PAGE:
Take your pick: A spectator sits amid empty seats during Caroline Wozniacki's win over Anne Keothavong
Other fans took to Twitter to express their concerns.
One fan wrote: 'All those empty seats should have been given to the locals or sold on first come first serve on the day. Games are looking real empty!'
A spokesman for LOCOG said the majority of the empty seats were believed to belong to accredited groups such as governing bodies and the media.
He added that some tickets remained unsold and urged members of the public to check online for opportunities to attend the games.
'Many of our venues were packed to the rafters today. Where there are empty seats, we will look at who should have been sitting in the seats, and why they did not attend,' he said.
Where is everybody North Greenwich Arena was not full for the gymnastics
'Early indications are that the empty seats are in accredited seating areas, but this is day one, and our end of day review will provide a fuller picture of attendance levels across all our venues.'
Coe has previously threatened to name and shame companies which do not use their tickets.
British Olympic Association chairman Lord Moynihan welcomed the investigation into the allocation of tickets, saying the home athletes and fans deserved to see stadiums at capacity.
'The position of the British Olympic Association is very clear, we want every seat filled,' he said. 'We welcome the fact this morning that Jeremy Hunt has taken responsibility and announced that he is going to lead an inquiry with LOCOG and Seb this morning to work on this.
'We are very keen that there should be an early solution and that the empty seats should be filled as quickly as possible.
'Yesterday it worked best at Eton Dorney, we had record crowds – there's never been 25,000 seats sold and filled for a rowing event.
'That lifts the British team. We need every seat filled. We owe it to the team, we owe it to British sports fans the length and breadth of the country to make sure they get the opportunity to come to this unique occasion at the Olympic Games.'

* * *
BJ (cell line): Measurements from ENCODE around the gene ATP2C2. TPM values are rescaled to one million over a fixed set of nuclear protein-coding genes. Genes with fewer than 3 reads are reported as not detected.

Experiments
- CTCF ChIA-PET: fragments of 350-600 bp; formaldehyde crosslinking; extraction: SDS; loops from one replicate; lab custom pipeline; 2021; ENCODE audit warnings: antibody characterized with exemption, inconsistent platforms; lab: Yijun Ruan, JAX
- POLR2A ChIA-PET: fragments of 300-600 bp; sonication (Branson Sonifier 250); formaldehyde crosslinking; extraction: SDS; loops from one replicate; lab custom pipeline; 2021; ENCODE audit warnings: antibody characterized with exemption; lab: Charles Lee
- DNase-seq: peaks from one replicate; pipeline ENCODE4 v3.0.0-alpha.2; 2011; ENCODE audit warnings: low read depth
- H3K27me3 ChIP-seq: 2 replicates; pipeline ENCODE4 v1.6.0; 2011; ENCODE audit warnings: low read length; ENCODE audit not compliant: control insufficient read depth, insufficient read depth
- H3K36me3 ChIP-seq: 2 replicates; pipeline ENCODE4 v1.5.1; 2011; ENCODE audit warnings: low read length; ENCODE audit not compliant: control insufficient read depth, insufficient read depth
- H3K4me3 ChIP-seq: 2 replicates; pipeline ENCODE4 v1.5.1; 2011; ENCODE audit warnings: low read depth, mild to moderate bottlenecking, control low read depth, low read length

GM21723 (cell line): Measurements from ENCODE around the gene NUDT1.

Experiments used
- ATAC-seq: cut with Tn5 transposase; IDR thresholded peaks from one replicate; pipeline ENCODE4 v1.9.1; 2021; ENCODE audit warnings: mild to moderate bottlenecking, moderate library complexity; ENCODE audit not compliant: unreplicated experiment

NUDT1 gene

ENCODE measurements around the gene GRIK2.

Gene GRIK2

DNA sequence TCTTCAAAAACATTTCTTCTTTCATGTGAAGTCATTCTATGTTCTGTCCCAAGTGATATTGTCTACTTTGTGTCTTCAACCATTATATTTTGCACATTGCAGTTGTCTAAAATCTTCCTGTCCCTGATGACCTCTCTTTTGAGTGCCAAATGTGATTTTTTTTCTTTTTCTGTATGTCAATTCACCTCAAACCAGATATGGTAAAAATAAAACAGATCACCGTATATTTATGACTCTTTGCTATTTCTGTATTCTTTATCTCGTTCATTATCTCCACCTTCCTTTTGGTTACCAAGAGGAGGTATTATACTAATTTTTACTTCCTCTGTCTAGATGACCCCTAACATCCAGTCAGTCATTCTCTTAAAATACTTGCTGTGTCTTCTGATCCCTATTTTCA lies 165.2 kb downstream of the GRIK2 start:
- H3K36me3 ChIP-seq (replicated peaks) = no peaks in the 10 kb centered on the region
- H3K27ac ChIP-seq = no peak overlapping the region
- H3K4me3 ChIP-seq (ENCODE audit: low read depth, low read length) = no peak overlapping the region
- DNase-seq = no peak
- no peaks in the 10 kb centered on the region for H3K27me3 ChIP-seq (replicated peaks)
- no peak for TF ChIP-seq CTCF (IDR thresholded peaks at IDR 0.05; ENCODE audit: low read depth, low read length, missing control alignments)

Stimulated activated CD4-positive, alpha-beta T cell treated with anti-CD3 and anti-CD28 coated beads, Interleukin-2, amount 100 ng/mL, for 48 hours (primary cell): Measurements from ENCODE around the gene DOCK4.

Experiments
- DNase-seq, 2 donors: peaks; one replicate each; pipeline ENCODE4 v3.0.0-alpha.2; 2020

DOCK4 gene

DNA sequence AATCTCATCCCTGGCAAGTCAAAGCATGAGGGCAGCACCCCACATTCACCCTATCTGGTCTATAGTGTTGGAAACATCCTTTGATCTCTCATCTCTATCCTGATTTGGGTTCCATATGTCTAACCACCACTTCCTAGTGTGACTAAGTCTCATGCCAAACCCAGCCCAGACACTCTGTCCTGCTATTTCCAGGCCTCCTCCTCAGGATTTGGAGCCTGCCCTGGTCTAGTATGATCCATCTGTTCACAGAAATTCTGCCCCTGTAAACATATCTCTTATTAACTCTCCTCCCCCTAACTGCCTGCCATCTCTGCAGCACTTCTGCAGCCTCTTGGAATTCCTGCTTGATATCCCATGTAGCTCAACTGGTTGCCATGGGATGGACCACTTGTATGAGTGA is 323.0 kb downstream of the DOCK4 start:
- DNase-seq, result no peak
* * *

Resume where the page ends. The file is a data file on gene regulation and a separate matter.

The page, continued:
The BOA is not tasked with the decision-making surrounding tickets, however, Lord Moynihan revealed he had asked Locog about the possibility of filling empty seats with members of the armed forces who have been drafted in to help out with security.
Lord Moynihan also tabled an idea to throw venues open to members of the public 30 minutes after events start should seats still be available.
'I have a range of ideas about this problem but I think it would only be right and proper for Jeremy Hunt who has taken the initiative to sit down with those directly responsible for ticketing to come up with some solutions to make sure we don't get a repetition of large blocks of seats not used,' he said.
'I think where you have an empty area surely there must be a way of finding that half-an-hour into an event those seats can be filled by great sports fanatics and not left empty.
'I think the 30-minute rule should be explored. I think it is an important one, but equally you've got to look into the fact that while the Jubilee Line is running exceptionally well at the moment there may be a morning when it isn't.
'If somebody has come with young children and is really keen to come to the event then you have got problems if you implement too rigorously a 30-minute rule.
'There are difficulties inherent in all the solutions but I have no doubt that where you have large blocks of seats not used that the organisers can pretty quickly know who has acquired those seats and, if they are not filled by those people or sponsors, then asking if they are going to be filled and, if not, making sure we get people on seats as fast as possible.'